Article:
flora of the mouth
Most diverse and adundant of the body.
Cheeks epitherlium, tongue, floor of the mouth, tooth, provide numerous niches for hundres of diffrene species to colonize
process of infection
Microbe enter the body,
cross host barrier,
multiplies in large tissue and
release to exterior ( exit )
portal of entry
Cutaneous and/ or membranous boundary are route for entry. portal entries are the same as anatomicalo site for normal flora
Minimum number of microorgamism required to initatie and infection
microbial invasiveness and toxigenicity
the properties which contribute to ap pathogen capacity to infect and damage host tissue
capable of causing infection and disease in healthy persons with noramal immune defenses.
(secondary pathogen) infect persons whose host defensed ( immunites are compromised
factors that increase opp pathogen
Old age, extreme youth, malnutrition, genetic defect in immunity, acquired effects inimminity ( AIDS), cancer, chemotherapy
Process by which microbe gain a more stable foothold at the portal of entry. Bacteria- Pilli, Fimbria, capsule and adhesive slime. Virus- Specialized receptor. Protozoa- Organelle of locomotion. Parasitic worm- suckers and hocks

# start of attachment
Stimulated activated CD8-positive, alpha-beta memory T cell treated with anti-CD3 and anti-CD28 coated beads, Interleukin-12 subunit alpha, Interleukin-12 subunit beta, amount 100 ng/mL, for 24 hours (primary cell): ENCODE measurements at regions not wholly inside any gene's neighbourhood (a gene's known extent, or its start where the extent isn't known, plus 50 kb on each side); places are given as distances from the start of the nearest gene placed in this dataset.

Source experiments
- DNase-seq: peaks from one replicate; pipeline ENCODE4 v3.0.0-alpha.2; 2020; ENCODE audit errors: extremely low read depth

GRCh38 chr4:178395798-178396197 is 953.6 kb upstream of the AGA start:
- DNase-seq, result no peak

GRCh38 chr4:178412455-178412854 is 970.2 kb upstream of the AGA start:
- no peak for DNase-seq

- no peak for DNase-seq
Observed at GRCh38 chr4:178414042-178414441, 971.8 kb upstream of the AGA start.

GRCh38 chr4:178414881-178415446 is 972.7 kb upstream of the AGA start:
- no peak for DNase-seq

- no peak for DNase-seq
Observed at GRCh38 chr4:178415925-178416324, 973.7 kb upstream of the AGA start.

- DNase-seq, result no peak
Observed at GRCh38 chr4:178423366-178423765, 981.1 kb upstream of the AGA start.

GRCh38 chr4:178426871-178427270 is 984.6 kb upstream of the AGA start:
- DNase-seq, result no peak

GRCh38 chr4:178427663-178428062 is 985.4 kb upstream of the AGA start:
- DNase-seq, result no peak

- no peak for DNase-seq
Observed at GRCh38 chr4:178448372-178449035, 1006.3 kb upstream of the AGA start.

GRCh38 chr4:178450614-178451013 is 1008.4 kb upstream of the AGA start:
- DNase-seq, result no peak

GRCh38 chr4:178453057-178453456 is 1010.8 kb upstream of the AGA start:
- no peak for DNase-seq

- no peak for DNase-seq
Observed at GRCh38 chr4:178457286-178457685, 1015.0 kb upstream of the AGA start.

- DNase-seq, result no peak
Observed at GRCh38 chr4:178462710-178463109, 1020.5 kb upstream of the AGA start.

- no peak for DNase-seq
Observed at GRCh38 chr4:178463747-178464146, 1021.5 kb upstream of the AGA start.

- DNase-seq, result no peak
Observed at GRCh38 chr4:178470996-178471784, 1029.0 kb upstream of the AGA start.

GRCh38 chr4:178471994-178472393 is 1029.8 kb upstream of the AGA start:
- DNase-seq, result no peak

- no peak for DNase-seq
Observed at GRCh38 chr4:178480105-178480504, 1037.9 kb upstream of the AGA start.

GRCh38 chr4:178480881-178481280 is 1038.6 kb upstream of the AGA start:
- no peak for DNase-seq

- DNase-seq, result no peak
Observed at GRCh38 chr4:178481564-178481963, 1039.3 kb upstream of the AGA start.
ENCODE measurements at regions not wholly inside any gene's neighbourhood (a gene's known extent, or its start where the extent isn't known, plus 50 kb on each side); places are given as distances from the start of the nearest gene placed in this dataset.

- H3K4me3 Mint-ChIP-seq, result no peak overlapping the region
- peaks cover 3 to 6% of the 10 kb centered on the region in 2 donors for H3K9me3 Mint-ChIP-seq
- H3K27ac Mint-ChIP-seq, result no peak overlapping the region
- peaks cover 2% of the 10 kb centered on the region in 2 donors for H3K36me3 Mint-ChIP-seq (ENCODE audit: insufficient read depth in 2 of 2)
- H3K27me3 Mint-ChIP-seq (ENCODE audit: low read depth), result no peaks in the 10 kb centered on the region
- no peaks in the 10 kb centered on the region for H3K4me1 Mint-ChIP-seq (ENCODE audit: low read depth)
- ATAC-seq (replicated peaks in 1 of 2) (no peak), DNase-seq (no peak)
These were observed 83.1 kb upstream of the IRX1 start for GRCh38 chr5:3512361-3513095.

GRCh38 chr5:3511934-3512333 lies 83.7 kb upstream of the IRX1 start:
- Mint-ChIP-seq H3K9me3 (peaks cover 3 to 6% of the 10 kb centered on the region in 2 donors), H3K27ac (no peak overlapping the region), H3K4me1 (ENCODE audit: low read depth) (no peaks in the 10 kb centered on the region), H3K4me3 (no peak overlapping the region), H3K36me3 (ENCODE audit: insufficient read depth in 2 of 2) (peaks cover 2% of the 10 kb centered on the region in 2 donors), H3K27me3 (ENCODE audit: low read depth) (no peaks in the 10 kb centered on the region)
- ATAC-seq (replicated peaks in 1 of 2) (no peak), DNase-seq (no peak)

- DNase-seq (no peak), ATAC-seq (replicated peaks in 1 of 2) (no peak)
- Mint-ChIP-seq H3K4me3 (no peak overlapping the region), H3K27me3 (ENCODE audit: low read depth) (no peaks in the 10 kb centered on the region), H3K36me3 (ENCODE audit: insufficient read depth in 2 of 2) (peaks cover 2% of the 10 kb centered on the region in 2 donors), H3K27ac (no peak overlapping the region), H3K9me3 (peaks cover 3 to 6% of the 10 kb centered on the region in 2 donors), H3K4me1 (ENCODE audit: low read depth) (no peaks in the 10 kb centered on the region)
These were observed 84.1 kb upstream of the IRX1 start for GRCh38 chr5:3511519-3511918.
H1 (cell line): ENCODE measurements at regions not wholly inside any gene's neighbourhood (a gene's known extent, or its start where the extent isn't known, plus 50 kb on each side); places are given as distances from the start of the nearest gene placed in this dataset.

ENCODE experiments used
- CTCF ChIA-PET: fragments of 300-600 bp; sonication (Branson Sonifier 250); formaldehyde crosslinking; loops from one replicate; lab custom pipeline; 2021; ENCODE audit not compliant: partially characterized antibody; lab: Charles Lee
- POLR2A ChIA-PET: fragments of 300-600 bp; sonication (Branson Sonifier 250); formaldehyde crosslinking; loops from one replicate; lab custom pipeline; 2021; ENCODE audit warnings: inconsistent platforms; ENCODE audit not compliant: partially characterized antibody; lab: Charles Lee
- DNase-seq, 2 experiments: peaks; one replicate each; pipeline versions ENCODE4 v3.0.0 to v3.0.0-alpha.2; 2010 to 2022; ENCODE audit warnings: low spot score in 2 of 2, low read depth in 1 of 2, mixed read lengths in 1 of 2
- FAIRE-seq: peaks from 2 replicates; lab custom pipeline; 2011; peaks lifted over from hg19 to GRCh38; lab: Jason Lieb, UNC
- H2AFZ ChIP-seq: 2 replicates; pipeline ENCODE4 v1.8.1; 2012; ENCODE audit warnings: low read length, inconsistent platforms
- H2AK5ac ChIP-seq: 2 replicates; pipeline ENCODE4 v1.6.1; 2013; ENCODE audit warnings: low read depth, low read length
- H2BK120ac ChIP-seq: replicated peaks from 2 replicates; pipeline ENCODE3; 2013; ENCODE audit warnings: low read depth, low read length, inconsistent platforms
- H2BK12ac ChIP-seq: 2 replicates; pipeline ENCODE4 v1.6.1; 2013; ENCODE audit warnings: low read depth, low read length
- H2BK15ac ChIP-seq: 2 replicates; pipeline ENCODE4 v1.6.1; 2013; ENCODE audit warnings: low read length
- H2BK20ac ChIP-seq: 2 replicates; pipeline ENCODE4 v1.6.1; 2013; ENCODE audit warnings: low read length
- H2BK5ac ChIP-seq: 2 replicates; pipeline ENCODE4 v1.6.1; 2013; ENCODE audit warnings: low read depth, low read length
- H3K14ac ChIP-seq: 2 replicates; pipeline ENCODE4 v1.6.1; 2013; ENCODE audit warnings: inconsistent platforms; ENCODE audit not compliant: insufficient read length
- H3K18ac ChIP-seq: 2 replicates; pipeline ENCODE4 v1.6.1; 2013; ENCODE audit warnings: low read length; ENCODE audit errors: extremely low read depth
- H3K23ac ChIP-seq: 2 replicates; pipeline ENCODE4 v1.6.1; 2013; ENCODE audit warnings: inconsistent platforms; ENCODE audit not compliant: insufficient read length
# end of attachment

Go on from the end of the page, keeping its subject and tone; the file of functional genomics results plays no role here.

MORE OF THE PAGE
dissolve the host defense barrier and promote the spread of microbes to deeper tissues
Digests mucous membranes and is produced by Vibrio cholera
Digest the principal component of skin and hair is produced by dermatohphytic fungi
Digest Fiber of connective tissue and is produced by Clostridium and certain worms
Hyaluroindiase (spreading factor)
Digest ground substance that cements the animal celsls together and is produced by Staphylococci, clostridia, and streptococci
Causes clotting of blodd and plasma and is produced by Staphylocci
Causes dissolving fibrin clot and is produced by streptokinase and staphlokinase